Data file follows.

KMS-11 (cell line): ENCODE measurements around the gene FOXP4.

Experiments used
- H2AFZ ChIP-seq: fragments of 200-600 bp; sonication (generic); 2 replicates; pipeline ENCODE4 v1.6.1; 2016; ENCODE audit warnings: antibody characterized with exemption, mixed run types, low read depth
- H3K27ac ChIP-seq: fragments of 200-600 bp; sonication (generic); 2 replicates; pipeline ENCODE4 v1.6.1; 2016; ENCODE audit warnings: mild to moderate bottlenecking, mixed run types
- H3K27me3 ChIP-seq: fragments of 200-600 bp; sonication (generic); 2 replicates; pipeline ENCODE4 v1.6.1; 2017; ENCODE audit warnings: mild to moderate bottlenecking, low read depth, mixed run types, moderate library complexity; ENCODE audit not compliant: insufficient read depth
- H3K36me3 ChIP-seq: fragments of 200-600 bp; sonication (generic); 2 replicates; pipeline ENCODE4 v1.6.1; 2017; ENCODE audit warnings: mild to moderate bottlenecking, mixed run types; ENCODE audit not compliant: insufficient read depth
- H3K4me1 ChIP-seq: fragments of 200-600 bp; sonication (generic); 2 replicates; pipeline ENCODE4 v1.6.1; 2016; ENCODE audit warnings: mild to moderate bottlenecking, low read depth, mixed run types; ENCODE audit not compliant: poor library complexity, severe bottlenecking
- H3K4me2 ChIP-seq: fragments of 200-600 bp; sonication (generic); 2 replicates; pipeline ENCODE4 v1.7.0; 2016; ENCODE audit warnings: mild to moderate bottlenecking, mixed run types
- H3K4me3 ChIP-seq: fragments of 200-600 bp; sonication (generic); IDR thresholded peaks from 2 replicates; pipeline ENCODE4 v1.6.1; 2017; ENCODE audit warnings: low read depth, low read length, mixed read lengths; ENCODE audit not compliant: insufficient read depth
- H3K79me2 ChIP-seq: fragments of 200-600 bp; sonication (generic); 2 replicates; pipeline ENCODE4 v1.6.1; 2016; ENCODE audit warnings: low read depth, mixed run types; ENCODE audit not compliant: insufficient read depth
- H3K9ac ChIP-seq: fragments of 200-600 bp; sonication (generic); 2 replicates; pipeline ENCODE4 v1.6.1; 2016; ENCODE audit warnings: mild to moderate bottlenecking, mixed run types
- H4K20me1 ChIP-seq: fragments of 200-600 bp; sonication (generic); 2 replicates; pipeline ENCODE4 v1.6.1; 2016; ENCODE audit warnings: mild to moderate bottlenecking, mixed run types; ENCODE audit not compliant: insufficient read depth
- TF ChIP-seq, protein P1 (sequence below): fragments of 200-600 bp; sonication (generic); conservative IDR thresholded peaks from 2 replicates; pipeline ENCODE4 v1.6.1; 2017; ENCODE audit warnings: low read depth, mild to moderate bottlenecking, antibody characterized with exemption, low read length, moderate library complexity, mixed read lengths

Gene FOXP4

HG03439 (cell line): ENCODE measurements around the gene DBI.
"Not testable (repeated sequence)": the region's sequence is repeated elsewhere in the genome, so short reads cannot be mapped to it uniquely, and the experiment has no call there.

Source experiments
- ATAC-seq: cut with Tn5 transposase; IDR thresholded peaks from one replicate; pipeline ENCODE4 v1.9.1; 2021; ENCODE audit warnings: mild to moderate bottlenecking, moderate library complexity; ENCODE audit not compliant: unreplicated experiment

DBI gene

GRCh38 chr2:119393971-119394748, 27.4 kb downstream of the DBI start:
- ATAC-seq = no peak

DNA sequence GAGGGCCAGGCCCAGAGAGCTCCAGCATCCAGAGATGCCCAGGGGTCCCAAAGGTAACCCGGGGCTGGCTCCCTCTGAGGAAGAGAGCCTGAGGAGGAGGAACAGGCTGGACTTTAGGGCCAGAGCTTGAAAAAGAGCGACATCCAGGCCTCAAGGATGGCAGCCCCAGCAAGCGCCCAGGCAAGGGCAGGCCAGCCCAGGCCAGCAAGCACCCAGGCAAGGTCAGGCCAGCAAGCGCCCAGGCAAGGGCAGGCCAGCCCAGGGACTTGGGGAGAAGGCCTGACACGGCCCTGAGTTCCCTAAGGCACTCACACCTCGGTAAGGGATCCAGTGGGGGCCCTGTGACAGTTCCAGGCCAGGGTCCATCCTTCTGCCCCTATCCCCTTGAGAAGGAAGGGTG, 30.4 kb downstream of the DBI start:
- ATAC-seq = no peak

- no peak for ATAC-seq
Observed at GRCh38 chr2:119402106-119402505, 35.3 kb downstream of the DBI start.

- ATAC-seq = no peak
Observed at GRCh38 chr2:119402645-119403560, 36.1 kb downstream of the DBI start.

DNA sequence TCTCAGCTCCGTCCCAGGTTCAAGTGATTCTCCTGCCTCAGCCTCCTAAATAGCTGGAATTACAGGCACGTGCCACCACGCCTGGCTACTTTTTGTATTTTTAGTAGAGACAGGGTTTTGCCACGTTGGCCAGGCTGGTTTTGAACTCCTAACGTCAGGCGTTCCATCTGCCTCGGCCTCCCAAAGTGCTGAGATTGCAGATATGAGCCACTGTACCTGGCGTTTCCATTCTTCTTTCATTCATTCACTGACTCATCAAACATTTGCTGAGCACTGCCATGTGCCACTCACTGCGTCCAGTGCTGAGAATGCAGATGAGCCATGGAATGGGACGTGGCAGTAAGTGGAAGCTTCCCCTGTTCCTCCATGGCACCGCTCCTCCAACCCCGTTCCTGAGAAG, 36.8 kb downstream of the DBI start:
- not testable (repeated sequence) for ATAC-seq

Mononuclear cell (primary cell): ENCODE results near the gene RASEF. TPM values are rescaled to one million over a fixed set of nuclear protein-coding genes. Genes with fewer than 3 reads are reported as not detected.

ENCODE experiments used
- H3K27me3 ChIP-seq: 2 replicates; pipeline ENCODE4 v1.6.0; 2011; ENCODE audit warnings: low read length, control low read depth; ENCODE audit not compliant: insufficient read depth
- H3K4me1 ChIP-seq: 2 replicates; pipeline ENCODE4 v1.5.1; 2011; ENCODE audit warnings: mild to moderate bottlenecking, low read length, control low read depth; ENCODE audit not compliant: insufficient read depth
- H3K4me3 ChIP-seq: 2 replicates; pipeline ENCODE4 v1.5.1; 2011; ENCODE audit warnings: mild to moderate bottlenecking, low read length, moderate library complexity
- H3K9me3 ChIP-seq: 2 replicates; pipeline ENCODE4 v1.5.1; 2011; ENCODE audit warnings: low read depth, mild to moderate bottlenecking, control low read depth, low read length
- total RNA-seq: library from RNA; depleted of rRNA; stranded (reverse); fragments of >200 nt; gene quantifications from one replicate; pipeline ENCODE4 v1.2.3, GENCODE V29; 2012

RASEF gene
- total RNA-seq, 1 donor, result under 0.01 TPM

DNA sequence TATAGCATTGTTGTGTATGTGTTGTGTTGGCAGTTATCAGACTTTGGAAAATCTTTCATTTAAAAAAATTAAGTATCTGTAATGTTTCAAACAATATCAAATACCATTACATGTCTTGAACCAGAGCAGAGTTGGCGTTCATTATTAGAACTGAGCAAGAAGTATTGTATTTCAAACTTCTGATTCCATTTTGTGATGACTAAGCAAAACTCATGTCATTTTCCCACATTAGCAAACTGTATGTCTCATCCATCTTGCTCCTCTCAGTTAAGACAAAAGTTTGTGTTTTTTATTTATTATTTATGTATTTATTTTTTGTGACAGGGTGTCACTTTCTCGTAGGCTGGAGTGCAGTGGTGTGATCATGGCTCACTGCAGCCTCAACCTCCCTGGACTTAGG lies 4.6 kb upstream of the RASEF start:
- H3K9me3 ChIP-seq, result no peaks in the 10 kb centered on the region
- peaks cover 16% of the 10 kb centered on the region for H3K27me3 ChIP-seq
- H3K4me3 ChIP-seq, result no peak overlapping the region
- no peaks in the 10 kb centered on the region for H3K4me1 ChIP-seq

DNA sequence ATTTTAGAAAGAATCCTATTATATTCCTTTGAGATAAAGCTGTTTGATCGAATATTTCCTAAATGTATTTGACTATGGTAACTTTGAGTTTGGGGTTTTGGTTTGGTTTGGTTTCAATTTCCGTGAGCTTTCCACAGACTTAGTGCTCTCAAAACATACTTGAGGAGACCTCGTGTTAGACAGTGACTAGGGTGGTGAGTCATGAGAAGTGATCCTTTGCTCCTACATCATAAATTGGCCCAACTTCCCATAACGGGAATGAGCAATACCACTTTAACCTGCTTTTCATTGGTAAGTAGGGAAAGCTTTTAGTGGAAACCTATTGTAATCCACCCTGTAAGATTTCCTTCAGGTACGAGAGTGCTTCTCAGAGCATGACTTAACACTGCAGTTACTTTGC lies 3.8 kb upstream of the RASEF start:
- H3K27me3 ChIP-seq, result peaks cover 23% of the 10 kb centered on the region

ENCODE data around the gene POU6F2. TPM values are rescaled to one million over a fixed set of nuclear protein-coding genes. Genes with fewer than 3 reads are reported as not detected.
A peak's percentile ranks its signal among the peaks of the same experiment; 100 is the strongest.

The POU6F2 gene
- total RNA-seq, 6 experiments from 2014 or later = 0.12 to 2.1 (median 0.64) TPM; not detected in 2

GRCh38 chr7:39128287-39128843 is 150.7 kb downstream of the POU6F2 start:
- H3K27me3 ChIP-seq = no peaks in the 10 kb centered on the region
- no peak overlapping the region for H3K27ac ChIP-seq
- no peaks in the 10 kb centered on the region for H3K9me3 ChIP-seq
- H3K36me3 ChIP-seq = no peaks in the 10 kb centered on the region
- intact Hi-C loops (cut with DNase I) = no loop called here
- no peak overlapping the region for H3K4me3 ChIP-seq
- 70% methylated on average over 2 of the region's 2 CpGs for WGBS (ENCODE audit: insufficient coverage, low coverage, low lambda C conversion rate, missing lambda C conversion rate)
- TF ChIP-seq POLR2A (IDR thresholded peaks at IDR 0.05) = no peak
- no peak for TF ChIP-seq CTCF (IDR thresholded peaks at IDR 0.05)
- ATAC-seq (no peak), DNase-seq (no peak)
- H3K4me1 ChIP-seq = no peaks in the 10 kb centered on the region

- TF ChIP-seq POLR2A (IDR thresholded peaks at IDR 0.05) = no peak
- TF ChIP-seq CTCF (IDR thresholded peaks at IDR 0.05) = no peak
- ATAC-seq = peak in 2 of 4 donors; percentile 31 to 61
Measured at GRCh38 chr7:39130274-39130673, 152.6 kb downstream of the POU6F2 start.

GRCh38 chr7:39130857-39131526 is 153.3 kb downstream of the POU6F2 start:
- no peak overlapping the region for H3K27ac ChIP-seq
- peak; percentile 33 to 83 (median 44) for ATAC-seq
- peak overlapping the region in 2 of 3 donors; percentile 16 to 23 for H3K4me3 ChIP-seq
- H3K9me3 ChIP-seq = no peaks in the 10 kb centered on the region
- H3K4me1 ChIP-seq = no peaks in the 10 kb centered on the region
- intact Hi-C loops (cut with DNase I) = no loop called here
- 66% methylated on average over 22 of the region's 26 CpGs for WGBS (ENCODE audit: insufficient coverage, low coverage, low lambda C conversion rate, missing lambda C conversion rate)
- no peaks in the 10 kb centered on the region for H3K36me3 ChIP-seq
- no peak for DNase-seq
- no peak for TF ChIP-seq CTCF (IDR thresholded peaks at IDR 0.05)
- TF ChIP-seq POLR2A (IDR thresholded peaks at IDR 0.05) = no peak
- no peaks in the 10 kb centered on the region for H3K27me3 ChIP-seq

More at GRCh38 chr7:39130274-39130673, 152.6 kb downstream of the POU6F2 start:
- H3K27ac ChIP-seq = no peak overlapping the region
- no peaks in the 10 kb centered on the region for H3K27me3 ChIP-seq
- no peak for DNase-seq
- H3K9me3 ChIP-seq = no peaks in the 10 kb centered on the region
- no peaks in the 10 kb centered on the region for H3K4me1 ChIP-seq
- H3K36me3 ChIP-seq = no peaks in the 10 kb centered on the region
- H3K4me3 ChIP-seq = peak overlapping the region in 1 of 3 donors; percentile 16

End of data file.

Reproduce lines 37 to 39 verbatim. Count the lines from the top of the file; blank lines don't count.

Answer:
RASEF gene
- total RNA-seq, 1 donor, result under 0.01 TPM

DNA sequence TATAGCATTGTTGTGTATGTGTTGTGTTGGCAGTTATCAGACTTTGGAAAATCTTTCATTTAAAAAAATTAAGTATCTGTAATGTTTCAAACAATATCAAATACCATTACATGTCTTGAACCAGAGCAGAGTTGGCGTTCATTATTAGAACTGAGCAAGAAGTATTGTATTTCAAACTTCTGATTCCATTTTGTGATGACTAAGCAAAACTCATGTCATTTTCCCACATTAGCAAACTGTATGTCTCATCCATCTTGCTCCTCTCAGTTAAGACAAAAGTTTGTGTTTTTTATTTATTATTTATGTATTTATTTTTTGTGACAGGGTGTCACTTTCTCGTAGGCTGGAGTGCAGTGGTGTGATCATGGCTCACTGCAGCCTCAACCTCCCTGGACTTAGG lies 4.6 kb upstream of the RASEF start: